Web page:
The End of a Term and Rise of Dissent
Governor Vance’s correspondences with various individuals such as William A. Graham, Edward J. Hale, John H. Haughton, and President Jefferson Davis in late 1863 set an important starting point to understand the supposed shifting allegiances of North Carolina’s constituency. Within these epistles, Vance addressed the many issues that the worried the people in North Carolina were expressing in the year leading up to his reelection campaign, which resulted in people dissenting from the Confederacy. These dissenters, by 1863 were forming large groups in protest to the Confederacy’s involvement in the Civil War, which led many politicians in the North and South to believe North Carolina was on the verge of seceding. Therefore, Vance believed, the threat posed by these dissenters should be taken seriously and treated as a valid threat to Confederate sovereignty.
In his explanation, Vance looked to President Davis for executive support in quelling the issues brought forth by “the appointment of citizens of other states to offices” in North Carolina, the increasing pressures of tax in kind laws, and the suspension of the writ of habeas corpus. However, while Vance claimed he got a “carte blanche” from the president to address these issues, in Davis’ written responses, it appears the president did not actually approve changing any of the policies at hand and instead pushed Vance to defend Confederate national honor and clean up the mess being perpetuated by the rise of these dissenters. This became Vance’s mission throughout the coming year.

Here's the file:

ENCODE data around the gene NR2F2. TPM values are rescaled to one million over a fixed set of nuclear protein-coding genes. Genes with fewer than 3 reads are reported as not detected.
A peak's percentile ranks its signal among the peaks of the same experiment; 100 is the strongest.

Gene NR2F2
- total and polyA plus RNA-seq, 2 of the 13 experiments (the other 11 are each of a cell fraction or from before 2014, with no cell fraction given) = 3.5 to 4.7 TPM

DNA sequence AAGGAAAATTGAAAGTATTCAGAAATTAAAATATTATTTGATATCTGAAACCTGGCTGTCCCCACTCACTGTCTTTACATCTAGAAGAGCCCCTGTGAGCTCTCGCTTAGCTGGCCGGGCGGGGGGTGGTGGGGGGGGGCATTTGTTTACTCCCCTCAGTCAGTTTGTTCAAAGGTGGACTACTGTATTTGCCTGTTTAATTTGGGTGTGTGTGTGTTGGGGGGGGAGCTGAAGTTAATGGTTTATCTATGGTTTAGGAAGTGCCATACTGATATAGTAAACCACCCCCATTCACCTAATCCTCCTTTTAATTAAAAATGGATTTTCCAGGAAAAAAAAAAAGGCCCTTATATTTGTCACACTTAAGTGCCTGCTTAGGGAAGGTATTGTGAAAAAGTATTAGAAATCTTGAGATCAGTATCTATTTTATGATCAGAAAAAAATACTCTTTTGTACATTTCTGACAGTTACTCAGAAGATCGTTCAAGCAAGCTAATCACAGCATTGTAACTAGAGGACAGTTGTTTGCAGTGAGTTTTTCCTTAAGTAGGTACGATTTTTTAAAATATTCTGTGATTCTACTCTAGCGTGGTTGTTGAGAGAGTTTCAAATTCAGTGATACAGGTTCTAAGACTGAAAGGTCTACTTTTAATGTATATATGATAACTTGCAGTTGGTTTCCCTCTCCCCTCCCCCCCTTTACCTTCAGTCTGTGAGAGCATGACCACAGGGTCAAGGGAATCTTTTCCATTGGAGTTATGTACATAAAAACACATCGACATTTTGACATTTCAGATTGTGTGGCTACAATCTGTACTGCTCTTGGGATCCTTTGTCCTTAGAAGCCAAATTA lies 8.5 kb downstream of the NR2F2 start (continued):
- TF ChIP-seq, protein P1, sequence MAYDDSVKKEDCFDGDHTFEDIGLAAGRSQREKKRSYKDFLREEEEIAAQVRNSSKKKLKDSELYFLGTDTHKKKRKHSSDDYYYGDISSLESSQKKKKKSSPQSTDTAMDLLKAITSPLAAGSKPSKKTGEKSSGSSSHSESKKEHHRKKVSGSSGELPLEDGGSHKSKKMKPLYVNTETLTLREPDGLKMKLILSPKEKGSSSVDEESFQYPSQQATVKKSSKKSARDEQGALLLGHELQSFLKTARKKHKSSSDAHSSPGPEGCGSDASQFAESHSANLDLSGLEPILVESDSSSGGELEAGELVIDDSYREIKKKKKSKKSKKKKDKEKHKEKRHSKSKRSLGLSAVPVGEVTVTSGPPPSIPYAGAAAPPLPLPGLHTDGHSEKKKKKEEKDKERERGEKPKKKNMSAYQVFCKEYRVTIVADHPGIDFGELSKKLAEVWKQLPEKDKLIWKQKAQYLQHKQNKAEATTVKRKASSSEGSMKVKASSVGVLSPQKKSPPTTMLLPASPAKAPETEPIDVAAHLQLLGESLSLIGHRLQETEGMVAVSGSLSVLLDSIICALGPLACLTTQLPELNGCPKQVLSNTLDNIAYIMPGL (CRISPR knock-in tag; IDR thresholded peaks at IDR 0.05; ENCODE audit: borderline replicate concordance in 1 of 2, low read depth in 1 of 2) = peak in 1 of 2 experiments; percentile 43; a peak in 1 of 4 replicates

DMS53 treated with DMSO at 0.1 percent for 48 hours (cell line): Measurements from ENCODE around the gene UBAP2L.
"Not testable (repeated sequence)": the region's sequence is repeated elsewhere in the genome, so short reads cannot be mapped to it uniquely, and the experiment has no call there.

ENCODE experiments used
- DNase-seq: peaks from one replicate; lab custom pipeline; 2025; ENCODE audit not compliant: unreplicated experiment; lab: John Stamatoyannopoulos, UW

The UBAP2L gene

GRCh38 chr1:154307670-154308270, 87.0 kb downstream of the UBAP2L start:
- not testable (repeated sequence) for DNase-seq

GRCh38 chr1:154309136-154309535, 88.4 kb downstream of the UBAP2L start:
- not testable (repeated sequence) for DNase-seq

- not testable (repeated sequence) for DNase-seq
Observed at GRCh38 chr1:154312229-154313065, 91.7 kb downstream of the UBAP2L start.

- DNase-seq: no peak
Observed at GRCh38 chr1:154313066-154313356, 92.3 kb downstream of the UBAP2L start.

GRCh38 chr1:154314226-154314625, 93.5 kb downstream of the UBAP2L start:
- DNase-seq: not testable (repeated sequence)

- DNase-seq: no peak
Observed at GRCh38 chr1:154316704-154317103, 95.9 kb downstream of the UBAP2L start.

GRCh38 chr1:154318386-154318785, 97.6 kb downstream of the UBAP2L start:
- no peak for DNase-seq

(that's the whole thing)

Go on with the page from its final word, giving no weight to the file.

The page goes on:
The key element to bring out in regard to the problems going on with the dissenters would be to examine how these North Carolinians’ disaffection for the wartime laws of the Confederacy tied directly to people striking peace movements across the state. Vance clearly stated evidence to support this argument in two letters, one to William A. Graham and the other to John H. Haughton. Additionally, as if to drive the point home in his letter to Graham, Vance plainly defined and contrasted his desire for peace with the calls for peace that were coming from the dissenters. Then, in one final note dealing with these letters, by the end of 1863 Vance was beginning to view William W. Holden, the editor of the North Carolina Standard and the voice of the dissenters, as his political enemy just prior to Holden’s announcement that he would run against Vance in the gubernatorial election of 1864.
 Wilfred B. Yearns Jr., “The Peace Movement in the Confederate Congress,” 7.
 Zebulon Baird Vance to President Jefferson Davis, July 6, 1863, The Papers of Zebulon Baird Vance, edited by Joe A Mobley, Vol. 2, 1863, NC: North Carolina Division of Archives and History, 1995.
 Zebulon Baird Vance to Edward J. Hale, August 11, 1863, The Papers of Zebulon Baird Vance, edited by Joe A Mobley, Vol. 2, 1863, NC: North Carolina Division of Archives and History, 1995.